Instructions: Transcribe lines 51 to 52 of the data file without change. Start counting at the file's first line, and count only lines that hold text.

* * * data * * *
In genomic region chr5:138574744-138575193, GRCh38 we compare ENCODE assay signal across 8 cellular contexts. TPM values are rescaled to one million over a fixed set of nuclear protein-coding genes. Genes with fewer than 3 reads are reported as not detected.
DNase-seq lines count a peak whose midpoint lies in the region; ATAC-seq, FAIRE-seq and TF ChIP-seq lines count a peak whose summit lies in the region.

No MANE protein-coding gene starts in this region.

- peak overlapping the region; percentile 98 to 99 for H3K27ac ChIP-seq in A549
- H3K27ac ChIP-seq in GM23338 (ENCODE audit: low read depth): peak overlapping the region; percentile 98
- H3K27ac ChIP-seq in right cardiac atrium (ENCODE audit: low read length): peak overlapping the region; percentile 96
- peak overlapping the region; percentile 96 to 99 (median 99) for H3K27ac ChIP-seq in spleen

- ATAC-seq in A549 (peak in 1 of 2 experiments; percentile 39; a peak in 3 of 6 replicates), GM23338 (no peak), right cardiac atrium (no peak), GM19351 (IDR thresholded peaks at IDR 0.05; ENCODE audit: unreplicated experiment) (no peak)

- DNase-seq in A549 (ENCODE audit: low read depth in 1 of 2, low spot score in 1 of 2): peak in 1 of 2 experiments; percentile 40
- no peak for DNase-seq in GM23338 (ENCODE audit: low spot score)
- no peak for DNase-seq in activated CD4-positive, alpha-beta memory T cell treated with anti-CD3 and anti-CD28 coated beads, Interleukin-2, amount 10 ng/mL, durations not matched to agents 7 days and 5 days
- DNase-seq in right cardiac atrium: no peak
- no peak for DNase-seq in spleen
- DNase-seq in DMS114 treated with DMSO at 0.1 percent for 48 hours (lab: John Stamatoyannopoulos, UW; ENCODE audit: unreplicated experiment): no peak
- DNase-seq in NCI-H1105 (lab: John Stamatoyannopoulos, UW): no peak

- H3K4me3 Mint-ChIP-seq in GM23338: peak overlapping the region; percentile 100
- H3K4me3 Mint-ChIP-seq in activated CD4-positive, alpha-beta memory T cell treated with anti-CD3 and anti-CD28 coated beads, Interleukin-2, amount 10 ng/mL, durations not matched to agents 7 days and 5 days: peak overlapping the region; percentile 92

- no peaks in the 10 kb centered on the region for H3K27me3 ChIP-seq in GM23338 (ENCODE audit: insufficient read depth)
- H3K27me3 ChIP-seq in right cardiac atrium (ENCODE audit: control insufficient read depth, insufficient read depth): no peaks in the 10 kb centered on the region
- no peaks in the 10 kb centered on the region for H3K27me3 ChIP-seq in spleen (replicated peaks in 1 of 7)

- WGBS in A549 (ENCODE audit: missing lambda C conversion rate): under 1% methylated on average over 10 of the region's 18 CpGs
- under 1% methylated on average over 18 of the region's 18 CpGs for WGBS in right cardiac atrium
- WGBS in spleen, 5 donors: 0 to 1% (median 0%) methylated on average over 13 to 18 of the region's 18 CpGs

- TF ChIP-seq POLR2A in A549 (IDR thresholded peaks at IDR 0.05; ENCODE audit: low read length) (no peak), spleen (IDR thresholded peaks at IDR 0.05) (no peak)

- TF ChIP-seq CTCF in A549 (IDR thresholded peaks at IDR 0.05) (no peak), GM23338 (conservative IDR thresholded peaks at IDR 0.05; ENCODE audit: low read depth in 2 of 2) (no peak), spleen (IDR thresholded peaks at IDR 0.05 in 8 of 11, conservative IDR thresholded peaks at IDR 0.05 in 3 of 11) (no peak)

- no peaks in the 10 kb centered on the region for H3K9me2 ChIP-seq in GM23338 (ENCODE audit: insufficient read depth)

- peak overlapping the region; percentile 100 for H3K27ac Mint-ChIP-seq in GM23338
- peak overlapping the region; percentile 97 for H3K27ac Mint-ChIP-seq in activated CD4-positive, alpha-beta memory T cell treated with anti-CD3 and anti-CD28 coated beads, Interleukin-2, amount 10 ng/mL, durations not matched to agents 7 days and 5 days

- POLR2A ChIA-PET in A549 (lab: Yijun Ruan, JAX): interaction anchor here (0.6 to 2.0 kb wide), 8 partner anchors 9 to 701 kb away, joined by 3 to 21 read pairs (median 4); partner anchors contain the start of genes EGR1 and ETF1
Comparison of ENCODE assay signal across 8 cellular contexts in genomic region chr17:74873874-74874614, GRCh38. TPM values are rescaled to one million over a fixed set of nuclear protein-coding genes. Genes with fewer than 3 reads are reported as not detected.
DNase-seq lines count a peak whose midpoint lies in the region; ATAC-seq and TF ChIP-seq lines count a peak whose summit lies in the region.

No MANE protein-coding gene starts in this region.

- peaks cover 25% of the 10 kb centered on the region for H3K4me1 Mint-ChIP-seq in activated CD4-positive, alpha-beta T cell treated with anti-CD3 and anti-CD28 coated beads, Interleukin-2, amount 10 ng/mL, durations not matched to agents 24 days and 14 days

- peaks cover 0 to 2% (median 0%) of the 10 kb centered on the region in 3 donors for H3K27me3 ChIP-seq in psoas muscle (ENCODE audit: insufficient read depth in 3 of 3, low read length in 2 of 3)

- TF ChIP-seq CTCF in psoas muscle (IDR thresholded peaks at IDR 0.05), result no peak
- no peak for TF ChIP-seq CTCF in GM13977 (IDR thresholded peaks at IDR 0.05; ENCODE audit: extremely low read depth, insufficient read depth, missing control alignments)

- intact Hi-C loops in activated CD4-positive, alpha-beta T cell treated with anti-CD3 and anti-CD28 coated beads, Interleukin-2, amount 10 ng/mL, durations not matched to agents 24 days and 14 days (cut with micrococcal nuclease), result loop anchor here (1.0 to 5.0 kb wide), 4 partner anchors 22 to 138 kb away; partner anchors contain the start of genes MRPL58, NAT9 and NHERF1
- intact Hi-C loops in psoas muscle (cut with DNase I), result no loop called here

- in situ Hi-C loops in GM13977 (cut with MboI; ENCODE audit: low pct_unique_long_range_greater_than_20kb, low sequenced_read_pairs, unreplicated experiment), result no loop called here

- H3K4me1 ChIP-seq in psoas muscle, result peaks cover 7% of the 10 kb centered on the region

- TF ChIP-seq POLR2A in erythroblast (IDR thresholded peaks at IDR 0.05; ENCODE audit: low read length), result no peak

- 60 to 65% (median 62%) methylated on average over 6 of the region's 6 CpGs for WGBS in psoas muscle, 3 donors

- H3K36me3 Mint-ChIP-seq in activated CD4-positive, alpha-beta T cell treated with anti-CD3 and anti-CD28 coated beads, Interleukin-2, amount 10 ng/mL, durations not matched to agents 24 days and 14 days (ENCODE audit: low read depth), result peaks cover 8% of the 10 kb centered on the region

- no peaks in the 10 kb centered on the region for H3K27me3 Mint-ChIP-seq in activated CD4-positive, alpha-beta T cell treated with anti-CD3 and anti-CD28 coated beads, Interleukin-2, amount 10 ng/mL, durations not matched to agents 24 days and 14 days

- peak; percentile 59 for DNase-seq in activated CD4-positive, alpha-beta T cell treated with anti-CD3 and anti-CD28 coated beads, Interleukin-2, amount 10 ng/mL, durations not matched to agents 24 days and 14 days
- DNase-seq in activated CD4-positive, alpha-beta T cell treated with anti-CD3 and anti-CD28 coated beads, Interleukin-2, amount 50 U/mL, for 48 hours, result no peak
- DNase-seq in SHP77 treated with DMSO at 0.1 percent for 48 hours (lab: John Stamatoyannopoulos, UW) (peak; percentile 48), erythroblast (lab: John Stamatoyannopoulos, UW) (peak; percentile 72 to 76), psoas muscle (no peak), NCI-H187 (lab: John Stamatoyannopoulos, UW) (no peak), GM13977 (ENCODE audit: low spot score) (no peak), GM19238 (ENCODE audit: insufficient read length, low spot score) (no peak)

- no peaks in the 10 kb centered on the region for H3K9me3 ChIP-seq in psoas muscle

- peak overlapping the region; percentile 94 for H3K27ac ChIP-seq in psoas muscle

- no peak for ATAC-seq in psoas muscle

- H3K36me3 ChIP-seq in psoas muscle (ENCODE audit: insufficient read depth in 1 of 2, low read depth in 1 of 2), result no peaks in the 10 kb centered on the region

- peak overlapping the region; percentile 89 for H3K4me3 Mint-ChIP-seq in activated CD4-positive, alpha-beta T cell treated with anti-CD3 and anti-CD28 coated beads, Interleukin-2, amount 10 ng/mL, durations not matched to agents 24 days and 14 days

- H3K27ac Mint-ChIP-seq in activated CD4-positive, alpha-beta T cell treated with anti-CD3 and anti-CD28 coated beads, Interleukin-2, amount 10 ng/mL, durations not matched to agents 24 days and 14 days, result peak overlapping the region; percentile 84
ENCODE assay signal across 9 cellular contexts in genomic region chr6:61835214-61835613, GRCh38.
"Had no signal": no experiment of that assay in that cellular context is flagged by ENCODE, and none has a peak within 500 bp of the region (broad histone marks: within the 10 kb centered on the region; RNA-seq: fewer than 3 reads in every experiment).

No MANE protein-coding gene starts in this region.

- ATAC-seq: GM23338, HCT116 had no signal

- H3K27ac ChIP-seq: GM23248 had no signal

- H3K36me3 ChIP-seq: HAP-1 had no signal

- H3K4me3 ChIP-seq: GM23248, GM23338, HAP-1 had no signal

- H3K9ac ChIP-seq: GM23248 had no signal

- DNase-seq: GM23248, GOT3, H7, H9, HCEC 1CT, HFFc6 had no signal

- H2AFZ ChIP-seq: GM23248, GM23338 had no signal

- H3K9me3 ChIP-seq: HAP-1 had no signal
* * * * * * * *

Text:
- H3K36me3 ChIP-seq in psoas muscle (ENCODE audit: insufficient read depth in 1 of 2, low read depth in 1 of 2), result no peaks in the 10 kb centered on the region

- peak overlapping the region; percentile 89 for H3K4me3 Mint-ChIP-seq in activated CD4-positive, alpha-beta T cell treated with anti-CD3 and anti-CD28 coated beads, Interleukin-2, amount 10 ng/mL, durations not matched to agents 24 days and 14 days